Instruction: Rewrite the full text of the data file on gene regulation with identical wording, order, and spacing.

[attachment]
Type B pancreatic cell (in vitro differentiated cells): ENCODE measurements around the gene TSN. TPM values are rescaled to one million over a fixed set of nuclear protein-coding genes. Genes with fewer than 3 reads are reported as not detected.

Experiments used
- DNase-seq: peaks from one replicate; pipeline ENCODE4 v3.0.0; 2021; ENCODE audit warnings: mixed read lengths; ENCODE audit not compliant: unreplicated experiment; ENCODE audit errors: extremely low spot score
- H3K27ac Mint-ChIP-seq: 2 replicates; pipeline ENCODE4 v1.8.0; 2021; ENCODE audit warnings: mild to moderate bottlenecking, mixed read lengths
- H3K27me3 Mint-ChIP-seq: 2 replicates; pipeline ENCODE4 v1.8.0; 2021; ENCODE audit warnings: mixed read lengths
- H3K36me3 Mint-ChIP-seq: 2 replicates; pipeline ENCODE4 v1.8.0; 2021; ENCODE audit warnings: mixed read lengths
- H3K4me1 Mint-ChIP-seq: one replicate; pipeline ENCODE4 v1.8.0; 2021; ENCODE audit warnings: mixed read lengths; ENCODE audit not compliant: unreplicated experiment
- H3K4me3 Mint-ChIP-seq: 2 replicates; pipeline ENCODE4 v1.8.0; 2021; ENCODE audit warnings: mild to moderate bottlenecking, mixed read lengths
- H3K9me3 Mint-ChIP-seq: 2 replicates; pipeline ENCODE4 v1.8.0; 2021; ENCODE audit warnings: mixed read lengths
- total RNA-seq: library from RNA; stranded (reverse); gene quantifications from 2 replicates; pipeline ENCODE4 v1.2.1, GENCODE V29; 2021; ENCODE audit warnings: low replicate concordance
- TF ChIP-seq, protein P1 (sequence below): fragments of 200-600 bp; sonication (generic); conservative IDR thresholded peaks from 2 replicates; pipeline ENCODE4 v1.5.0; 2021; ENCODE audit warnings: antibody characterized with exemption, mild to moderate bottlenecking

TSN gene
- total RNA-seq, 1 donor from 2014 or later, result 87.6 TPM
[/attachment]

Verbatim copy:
Type B pancreatic cell (in vitro differentiated cells): ENCODE measurements around the gene TSN. TPM values are rescaled to one million over a fixed set of nuclear protein-coding genes. Genes with fewer than 3 reads are reported as not detected.

Experiments used
- DNase-seq: peaks from one replicate; pipeline ENCODE4 v3.0.0; 2021; ENCODE audit warnings: mixed read lengths; ENCODE audit not compliant: unreplicated experiment; ENCODE audit errors: extremely low spot score
- H3K27ac Mint-ChIP-seq: 2 replicates; pipeline ENCODE4 v1.8.0; 2021; ENCODE audit warnings: mild to moderate bottlenecking, mixed read lengths
- H3K27me3 Mint-ChIP-seq: 2 replicates; pipeline ENCODE4 v1.8.0; 2021; ENCODE audit warnings: mixed read lengths
- H3K36me3 Mint-ChIP-seq: 2 replicates; pipeline ENCODE4 v1.8.0; 2021; ENCODE audit warnings: mixed read lengths
- H3K4me1 Mint-ChIP-seq: one replicate; pipeline ENCODE4 v1.8.0; 2021; ENCODE audit warnings: mixed read lengths; ENCODE audit not compliant: unreplicated experiment
- H3K4me3 Mint-ChIP-seq: 2 replicates; pipeline ENCODE4 v1.8.0; 2021; ENCODE audit warnings: mild to moderate bottlenecking, mixed read lengths
- H3K9me3 Mint-ChIP-seq: 2 replicates; pipeline ENCODE4 v1.8.0; 2021; ENCODE audit warnings: mixed read lengths
- total RNA-seq: library from RNA; stranded (reverse); gene quantifications from 2 replicates; pipeline ENCODE4 v1.2.1, GENCODE V29; 2021; ENCODE audit warnings: low replicate concordance
- TF ChIP-seq, protein P1 (sequence below): fragments of 200-600 bp; sonication (generic); conservative IDR thresholded peaks from 2 replicates; pipeline ENCODE4 v1.5.0; 2021; ENCODE audit warnings: antibody characterized with exemption, mild to moderate bottlenecking

TSN gene
- total RNA-seq, 1 donor from 2014 or later, result 87.6 TPM